BTW, I’m 26 and my wife is 23, have no personal debt other than a $145,000 mortgage on a house worth $175,000, have savings tucked away for an emergency fund, and have an “American” net worth of $55k. I am a Rutgers University dropout and my wife completed post high school vocational school, and we currently own and run a small service business (with minimal debt) from which we bring home $50,000ish per year.

    • Joshua Kennon

      I’m running behind but I’m adding this to mail bag section; great question, it deserves a thorough response. 

    • JoeBean

      did this get replied to someplace else?

      • Joshua Kennon

        Not yet.  I will respond to it but the site’s growth has overwhelmed the backlog of mail bag requests.  I’m working on it.  I will move it to the front of the list and try to get it up in the next week or so.

  • FratMan

    Hey Joshua–I can’t believe I haven’t ever asked you about this–what are your thoughts on the ethics of the business practice known as planned obsolescence? I consider it evil on par with people who diminish food production you mentioned in your Disney posts, but I’d love to get your thoughts on this one.

  • Bretwebster1980

    your article pertains only to the rich, what about the working class who cannot even afford to buy a McDonald burgers? Our money is tight and enough to buy day to day meals for the entire family. Those people who owns their business its either they acquire them from their parents or married their spouse who is rich. One day millionaire only exist if your family has the wealth of their own and amass them when they pass away. For some people who doesn’t owe any debt, good for them. As long they will not report to the IRS that they are a good Samaritan and donated lots of money at the end of the tax year.

    • Gilvus

      Scientific data have repeatedly shown that over 90% of millionaires are self-made (read: they earned it through their own blood, sweat, and tears). Most people have the capability of pulling themselves out of squalor, but few choose to do so.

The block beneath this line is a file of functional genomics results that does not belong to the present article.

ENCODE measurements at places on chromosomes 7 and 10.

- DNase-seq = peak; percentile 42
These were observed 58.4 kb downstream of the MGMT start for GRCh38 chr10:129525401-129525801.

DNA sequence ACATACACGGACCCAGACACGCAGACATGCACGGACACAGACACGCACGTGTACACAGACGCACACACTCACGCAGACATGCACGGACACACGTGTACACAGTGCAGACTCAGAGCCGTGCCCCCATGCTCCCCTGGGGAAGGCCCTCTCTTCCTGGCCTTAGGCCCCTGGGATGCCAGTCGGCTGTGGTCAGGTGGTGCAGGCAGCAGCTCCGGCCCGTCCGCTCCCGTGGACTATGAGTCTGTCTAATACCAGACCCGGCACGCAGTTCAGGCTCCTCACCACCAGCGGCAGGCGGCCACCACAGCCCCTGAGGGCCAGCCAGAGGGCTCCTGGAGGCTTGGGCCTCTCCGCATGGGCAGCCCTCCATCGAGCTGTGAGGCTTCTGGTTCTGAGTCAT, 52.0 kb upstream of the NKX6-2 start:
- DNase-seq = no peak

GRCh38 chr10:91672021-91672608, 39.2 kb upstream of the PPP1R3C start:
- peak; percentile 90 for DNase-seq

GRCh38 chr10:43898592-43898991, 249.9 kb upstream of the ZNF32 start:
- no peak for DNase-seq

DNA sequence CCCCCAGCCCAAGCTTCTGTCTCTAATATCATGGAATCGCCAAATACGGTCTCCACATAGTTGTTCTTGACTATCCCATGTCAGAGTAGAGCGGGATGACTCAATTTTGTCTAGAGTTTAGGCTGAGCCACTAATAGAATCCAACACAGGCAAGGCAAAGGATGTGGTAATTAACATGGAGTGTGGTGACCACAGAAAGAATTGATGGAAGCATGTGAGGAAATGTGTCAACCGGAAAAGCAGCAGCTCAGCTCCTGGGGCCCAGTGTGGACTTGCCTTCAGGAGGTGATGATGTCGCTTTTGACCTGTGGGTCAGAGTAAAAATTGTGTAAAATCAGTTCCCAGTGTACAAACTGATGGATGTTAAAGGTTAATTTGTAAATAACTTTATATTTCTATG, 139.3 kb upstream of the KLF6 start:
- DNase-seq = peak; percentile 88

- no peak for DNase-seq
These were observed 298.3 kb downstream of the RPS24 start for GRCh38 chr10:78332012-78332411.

• SecondHalf9

        Amen to that.  The 99% are the 99% for a reason.  Seems to me they want to blame their lack of success on the people who have earned theirs.  I was surprised to learn in this article that my husband and I are in the 1%.  Are we really part of what the OWS movement is fighting against?  What a joke.  My husband and his three brothers were raised in a fairly poor family in New York.  His dad was a NY state police officer and his mom a homemaker.  I was raised in Wisconsin, five brothers/sisters, a dad who was an IRS agent, and my mom was a homemaker.  We didn’t have much money either.  Many fights about money in our house.  I made it through two years of college before having to quit because my dad stopped paying half of my college expenses (I needed his $500 a year to continue).  I went to work in San Francisco and worked my way up the ladder despite the lack of a degree.  My husband was able to finish college and went to work in the IT world.  We have both worked our butts off our whole lives (with 14 hour days for the past 5 years–in fact, it’s midnight right now and he’s down at our datacenter for the fourth night this week working on a data recovery when most of the OWS lemmings are soundly sleeping) trying to get ahead and even harder … we have done it ethically.  We have a small business in the Bay Area that employs 10 people.  We have 3 children including a son who is currently serving in Afghanistan.  We have two broken down houses and bought a new building for our business last year, but still, because of the area we’re in, we’re worth over $1.2M.  There are many many stories like ours for those in the 1%.  If the 99% don’t have the guts, determination, desire, risk tolerance, etc. to make a better life for themselves, then they should accept their station in life.  That or embrace the American way, and go out there and make themselves invaluable to their employers or start their own business or whatever.  I can tell you this from an employer perspective, the workplace is replete with mediocrity and it is ripe for the taking for any ambitious employee who wants to move up in the world.  We’re just dying for those people to walk through our doors.